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Hacking Languages: a review of the first iteration, and news of updates.

Last week we sent out a survey to people who hadn’t logged in to Memrise for over 6 weeks, asking them why they had stopped. The most common reason by far was that they had been too busy. They said that the courses were good,they loved the site, but that is was their fault that they stopped because they just didn’t have the time or motivation to go on.

But they are wrong! It isn’t their fault, it is our fault! The whole aim of Memrise is to enchant the very process of learning to such an extent that it becomes something that you simply can’t get too busy to do: like chatting with your friends, or checking twitter or drinking coffee. We believe that learning can be an imaginative, relaxing and purely enjoyable process. And we are going to keep on exploring new ways to make it so.

That is why we publish the completion stats for every course: that is one of the key measures that a language course should be judged by. How compellingly addictive is it? These numbers may not always make pretty reading – learning a new language is fairly intimidating undertaking, and one which people traditionally are very likely to give up. We start, intentions good and expectations high… and then get we get distracted. The courses (and I don’t mean Memrise courses specifically, I mean all language learning courses) just don’t hold our attention enough.

It has now been three months since we launched the first iteration of the “Hacking” language courses – time for a thorough review of how they are doing, and what we are doing to improve them.

The first versions were meticulously structured around the idea of learning the phrases that were most important to learn in order to understand how the language works grammatically, and balancing that with learning the words and phrases that are most useful to you if you visit the country. Together with people in the Memrise community we are going to be iterating and improving the courses over time until they are so utterly compelling that by simply starting to learn them, your impending proficiency in the language will have been made inevitable.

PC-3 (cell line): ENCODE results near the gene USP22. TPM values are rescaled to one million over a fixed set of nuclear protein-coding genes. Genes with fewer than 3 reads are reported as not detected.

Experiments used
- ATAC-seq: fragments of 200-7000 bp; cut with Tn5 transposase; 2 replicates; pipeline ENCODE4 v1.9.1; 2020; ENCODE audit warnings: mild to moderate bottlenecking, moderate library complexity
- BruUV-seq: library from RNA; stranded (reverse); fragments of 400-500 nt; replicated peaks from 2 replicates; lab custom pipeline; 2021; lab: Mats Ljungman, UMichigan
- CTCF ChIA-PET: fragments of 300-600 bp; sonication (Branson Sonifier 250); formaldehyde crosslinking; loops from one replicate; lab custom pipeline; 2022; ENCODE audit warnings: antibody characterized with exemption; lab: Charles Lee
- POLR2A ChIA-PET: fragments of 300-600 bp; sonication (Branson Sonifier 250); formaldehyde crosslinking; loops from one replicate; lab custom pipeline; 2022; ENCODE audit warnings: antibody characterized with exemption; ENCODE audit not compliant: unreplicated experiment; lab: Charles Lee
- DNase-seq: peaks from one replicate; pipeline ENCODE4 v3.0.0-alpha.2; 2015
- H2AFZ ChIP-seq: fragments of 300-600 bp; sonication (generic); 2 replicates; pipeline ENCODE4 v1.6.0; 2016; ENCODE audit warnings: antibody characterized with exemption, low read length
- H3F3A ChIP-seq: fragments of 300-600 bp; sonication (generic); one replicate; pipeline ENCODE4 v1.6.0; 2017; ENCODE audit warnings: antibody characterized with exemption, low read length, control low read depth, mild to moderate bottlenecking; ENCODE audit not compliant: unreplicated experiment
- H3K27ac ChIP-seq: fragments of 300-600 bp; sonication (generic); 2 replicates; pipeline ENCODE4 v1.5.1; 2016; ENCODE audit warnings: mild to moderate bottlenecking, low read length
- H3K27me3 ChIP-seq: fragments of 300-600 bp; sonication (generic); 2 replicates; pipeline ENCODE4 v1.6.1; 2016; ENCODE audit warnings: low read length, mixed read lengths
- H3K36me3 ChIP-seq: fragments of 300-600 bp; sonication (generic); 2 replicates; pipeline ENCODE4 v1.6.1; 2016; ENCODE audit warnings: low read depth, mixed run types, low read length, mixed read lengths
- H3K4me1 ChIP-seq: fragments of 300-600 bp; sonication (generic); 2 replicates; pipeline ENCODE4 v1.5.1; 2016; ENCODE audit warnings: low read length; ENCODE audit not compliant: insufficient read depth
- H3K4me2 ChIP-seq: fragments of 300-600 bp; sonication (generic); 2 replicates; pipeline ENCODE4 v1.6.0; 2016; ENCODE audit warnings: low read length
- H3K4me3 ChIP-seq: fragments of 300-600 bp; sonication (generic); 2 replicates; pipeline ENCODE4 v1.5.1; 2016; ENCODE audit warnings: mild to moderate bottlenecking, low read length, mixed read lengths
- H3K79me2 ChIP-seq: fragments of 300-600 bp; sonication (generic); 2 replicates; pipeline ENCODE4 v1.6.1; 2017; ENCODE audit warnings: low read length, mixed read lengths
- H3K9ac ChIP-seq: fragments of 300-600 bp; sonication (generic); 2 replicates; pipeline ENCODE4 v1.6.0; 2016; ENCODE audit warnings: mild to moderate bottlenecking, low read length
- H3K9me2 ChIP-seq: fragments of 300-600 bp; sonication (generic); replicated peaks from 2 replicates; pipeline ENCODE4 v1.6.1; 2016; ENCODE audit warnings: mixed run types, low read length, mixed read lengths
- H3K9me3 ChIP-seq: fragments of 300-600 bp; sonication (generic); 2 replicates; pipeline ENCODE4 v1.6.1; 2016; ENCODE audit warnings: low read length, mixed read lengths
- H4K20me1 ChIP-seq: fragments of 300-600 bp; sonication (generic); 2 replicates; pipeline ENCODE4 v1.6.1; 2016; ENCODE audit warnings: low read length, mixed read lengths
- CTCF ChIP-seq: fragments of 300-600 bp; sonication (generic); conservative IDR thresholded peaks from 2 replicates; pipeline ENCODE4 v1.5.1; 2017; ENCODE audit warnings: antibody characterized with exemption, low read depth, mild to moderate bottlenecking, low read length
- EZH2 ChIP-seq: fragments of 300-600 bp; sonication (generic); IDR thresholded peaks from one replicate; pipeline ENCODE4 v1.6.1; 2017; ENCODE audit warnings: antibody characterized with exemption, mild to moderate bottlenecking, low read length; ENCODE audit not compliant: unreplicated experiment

The courses have been hugely popular among people setting out to learn a new language, and feedback from those who have completed the courses confirm that the contents are extremely helpful… but how many people do complete them?

Taking Hacking Spanish as an example, as of today 3,676 people had finished the first level of “Hacking Spanish” over the last couple of months, of whom 307 had completed the entire course. That is around 8%. By general standards, that is actually quite a high completion rate for an online language course… but that is a very low bar, and there is clearly a lot of room for improvement.

And improvements are on the way! The most striking thing that we learned from analysing how people were using these courses was that where there were good mems, people stuck around and learned more. The worse the mems, the worse the engagement. Honestly, this wasn’t much of a surprise – but the starkness of the finding was a spur to action. We needed to fill these introductory courses with really top quality mems.

So, for the last two weeks, and for the next two weeks, the Memrise HQ has been graced by the presence of no less than ten extravagantly talented illustrators. Together we have been exploring how to make the best possible mems and exploring and expanding the idea of what a mem really is. The results have been pretty glorious and the new courses are being brought to life.

We are going to be releasing the courses together with the new app and various other improvements early in April, but if anyone is considering starting to learn a new language, and would like to have a sneak preview, I would hugely appreciate some pre-release feedback, so please do email me (ben@memrise.com) and I can set you up to try out the courses as we develop them!

Discussion

One response to “Hacking Languages: a review of the first iteration, and news of updates.

  1. I’m trying to learn Japanese so that I can watch my amines without subtitles. I’ve been a fan for about 4 years. How does your program stack up against the one at Optilingo.com? I tried Rosetta Stone and I still don’t know Japanese. Any thoughts?

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